minute and decide on a definite agenda and as far as possible try to
stick to the agenda. What asanas and vinyasas, which pranayama and how
many rounds and other details should be determined before hand and one
should adhere to it. It brings some discipline and coherence to one’s
practice.

short prayer

Tadasana 
doing the main vinyasas two or preferably three
times each. It should take about ten minutes.

Triangle subroutine
One may do a subsequence of Triangle pose like warrior pose and /or one sequence in one legged
pose.
Asymmetric
Then one subsequence in the asymmetric could be taken up, say Marichyasana or Triyangmukha or
the half lotus. The choice may be varied on a daily basis.

Paschimottanasana
Five minute stay in Paschimottanasana and the counter poses may be practiced.

Sarvangasana Preparation
Sarvangasana
Sirsasana
Sarvangasana
Then one may do preparation of Sarvangasana and a brief stay in it,
followed by headstand stay for about 5 to 10 minutes or more and then
staying in Sarvangasana for 5 to 10 more minutes, if one can do
inversions.

Paschimatanasana, Sarvangaana and Headstand are to be
practiced preferably daily for their health benefits.

If time permits one may do few vinyasas in these inversions.

Maha Mudra
Mahamudra for about 5 minutes each on both sides can then be
practiced.

Kapalabhati, 
say for about 108 times

Pranayama,
Ujjayi, Nadisodhana or Viloma with
or without mantras for about 15 minutes

Shanmukhmudra
to be followed by five minutes
Shanmukhimudra

Meditative practice
chanting or meditation of about 15 minutes.

Peace Chant
It is customary to end the practice with peace chant.




If interested, one may allocate an additional 30 minutes (or practice
at another time in the day, say, in the evening) during which time one
may practice a few subroutines from the other scores of sequences that
have not been included in this core yoga practice.

*

Handy print out version





Monday, 23 December 2013

Ashtanga Vinyasa Count - suspending the count

The Count
I've bumped up against the 'count' a couple of times this week ( and this post is in no way intended as a criticism, more supplimentary). I seem to have a different view on it than many, I'm sure I just picked it up from somewhere so let me know if reading this you remember somebody, Richard Freeman perhaps saying something similar (and if you can find me quotes even better).

The count, I'm referring to is of course the vinyasa count that we find in Pattabhi Jois' book Yoga Mala but we also find it in Krishnamacharya's Yoga Makaranda, in fact Pattabhi Jois' style of writing Yoga Mala asana descriptions seems to be based on the approach of Krishnamacharya.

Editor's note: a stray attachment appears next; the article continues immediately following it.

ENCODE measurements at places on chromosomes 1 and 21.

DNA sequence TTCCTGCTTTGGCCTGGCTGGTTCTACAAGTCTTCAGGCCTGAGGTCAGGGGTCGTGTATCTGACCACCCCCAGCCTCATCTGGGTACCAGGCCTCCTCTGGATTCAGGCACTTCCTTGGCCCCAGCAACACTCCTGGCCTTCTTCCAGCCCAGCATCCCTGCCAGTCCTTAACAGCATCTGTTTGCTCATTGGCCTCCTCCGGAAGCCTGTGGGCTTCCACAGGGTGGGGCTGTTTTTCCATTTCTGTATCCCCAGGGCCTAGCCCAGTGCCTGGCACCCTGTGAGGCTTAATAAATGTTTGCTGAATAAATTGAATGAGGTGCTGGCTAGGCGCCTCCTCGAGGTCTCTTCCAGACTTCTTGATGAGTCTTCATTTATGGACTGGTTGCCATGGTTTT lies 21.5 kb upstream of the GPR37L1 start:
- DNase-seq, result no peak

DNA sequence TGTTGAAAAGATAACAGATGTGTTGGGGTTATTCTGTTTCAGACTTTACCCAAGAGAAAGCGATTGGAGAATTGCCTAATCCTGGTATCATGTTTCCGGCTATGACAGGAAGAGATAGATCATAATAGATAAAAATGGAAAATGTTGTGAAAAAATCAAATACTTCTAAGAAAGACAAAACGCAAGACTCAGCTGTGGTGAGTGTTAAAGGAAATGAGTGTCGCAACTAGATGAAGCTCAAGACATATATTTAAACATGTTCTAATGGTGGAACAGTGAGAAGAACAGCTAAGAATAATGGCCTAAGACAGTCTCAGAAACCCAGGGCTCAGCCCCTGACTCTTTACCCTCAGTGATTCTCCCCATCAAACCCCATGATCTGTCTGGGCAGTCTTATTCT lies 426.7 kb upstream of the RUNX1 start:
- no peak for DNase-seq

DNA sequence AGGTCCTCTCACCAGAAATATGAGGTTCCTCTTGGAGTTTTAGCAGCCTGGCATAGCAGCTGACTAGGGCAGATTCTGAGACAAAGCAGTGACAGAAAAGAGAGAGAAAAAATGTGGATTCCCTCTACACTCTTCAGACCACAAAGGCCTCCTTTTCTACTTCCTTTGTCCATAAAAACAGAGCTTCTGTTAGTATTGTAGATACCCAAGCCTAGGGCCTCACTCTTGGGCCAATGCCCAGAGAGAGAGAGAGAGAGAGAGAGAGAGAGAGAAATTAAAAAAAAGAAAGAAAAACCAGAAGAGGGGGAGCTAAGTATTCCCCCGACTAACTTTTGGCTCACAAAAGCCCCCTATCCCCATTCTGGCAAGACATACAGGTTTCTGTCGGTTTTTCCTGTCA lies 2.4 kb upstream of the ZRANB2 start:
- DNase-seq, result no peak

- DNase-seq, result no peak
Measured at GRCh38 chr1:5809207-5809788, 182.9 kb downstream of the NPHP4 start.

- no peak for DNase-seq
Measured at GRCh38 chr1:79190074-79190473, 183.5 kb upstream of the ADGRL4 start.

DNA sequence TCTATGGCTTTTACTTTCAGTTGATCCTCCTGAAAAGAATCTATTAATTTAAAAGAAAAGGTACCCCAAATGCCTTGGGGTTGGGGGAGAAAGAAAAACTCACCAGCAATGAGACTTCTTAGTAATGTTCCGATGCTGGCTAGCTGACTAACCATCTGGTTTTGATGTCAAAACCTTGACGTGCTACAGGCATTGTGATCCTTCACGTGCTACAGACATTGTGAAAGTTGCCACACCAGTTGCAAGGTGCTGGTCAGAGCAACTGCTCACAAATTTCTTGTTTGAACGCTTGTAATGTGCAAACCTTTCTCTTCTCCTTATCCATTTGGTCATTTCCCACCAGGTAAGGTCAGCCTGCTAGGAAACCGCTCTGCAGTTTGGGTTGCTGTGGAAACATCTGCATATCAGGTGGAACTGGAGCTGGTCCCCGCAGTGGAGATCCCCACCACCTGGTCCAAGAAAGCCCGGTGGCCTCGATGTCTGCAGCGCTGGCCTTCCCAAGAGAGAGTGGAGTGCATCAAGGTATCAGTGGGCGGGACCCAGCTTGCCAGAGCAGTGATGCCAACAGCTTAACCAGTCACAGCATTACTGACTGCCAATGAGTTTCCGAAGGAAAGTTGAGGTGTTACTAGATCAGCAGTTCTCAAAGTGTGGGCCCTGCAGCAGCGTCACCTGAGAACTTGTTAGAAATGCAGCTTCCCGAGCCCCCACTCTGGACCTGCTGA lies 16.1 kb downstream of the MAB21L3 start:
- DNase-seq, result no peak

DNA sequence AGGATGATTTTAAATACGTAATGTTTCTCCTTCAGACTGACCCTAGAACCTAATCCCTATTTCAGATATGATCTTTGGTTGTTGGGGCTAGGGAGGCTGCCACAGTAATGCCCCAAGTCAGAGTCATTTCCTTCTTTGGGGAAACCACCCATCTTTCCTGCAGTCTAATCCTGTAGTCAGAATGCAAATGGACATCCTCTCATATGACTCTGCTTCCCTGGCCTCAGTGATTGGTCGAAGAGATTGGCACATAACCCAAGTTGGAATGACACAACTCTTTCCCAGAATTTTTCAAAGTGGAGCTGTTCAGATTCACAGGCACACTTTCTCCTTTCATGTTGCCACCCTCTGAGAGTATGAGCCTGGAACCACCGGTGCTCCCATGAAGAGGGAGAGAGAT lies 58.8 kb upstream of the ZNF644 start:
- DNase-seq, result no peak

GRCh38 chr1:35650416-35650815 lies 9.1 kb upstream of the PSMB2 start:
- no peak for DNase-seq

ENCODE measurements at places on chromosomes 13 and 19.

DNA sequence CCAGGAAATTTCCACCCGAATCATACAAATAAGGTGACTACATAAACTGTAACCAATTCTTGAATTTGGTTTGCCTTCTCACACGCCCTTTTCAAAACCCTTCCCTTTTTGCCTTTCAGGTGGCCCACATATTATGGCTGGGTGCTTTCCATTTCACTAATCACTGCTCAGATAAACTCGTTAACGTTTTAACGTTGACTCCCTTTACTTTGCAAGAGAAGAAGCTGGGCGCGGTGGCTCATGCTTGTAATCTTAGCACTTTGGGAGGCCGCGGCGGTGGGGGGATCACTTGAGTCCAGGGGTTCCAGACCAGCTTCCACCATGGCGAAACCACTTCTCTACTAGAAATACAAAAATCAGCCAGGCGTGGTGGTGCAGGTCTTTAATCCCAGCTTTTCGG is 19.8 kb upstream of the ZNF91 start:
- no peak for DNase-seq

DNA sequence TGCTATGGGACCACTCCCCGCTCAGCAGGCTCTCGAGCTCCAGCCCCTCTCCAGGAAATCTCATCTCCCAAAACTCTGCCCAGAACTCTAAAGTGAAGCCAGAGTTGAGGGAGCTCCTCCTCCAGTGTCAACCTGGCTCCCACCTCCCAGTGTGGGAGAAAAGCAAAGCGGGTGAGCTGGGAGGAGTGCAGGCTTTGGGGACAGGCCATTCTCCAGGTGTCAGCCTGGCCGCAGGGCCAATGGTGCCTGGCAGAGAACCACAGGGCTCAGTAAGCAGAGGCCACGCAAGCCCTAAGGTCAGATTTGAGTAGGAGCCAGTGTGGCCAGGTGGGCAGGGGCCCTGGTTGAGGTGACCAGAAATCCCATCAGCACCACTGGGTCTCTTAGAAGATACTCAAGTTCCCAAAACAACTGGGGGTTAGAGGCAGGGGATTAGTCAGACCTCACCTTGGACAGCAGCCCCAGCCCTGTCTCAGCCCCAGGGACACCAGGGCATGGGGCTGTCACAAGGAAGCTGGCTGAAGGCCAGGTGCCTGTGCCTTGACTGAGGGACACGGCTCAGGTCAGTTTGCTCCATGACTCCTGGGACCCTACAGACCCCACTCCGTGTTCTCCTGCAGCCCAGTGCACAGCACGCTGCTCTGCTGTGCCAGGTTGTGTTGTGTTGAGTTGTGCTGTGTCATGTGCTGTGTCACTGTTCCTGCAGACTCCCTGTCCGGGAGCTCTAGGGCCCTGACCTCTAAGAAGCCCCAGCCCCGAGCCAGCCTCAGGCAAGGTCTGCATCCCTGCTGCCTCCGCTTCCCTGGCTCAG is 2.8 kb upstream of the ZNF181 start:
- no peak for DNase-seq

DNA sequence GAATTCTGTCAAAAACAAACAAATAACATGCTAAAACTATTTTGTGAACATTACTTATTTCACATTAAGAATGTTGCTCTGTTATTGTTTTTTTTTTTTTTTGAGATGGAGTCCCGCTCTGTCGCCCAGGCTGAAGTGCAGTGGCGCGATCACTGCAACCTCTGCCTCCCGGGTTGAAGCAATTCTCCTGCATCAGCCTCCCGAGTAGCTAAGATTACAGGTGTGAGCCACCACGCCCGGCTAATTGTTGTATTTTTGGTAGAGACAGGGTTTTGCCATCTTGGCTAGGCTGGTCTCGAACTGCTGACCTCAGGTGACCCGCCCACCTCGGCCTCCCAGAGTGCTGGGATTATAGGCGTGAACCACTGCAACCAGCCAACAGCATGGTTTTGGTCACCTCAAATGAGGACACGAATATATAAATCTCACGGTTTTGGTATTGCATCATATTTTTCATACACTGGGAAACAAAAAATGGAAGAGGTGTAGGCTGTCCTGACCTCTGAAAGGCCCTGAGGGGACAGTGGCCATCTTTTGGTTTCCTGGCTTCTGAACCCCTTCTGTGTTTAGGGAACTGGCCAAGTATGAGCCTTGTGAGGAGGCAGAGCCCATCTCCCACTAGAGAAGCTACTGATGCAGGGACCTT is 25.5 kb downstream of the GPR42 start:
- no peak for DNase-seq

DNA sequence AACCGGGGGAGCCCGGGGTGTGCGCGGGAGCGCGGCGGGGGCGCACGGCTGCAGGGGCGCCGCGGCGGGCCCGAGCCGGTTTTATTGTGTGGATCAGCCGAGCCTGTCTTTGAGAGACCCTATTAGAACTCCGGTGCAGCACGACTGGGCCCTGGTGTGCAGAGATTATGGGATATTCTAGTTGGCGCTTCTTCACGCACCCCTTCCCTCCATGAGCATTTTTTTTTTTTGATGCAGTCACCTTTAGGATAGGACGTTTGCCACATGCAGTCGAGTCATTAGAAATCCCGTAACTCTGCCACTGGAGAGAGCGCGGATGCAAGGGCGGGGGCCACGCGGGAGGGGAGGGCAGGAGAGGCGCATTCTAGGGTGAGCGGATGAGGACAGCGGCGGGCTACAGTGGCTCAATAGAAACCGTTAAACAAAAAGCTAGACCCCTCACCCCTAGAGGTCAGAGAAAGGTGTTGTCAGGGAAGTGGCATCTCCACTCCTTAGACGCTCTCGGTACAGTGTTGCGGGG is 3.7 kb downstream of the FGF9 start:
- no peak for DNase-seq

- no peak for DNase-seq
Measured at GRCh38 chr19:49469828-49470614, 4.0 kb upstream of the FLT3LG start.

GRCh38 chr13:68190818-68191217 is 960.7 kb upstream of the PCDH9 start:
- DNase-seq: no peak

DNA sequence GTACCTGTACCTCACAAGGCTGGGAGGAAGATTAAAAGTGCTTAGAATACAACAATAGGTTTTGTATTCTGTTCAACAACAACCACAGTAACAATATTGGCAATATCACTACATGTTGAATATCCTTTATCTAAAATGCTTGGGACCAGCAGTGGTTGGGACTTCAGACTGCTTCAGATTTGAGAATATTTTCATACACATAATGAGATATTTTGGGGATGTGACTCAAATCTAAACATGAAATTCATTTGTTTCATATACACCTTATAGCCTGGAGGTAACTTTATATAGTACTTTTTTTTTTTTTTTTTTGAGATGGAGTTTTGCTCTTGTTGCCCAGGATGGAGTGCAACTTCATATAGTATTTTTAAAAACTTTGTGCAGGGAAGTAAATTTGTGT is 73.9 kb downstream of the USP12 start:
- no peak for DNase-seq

The vinyasa count often seems to be presented as fixed, I used to think of it as the tyranny of the count. Not necessarily a bad thing though as there's a tendency in the beginning to faff about in our practice, the count can keep us focused.

However, something interesting happens half way through the count.....it's suspended.

You follow the vinyasa to the posture then the count is put on hold while you stay in the posture for five, perhaps, eight, perhaps ten breaths, even  fifteen or twenty-five depending on the posture, and also when you were taught the practice and who from. Back in the day there was supposedly ten breaths in the seated postures, that seems to have been dropped to eight and then five. I liked practicing with Manju, he doesn't seem to count the breaths while in the posture which allows me to take three long slow breaths where perhaps others in the room are taking five quicker ones.

So the count can be suspended.....

The count appears to be there to indicate the relationship between the movement and the stage of the breath, it can go so far as to indicate the inhalation and the exhalation, odd numbers seem to be inhalation, even numbers exhalation. In krishnamacharya that might also give a clue to the kumbhaka (breath retention), puraka kumbhaka often after inhalation when the head is up, rechaka kumbhaka often after the exhalation when the head is down.

But Krishnamacharya often talks about practicing kumbhaka's at different points of the posture's vinyasa suggesting that the count might be suspended at different places to spend more time on the breath. I've highlighted one example below, where jumping through to dandasana the count is suspended to engage in puraka kumbhaka.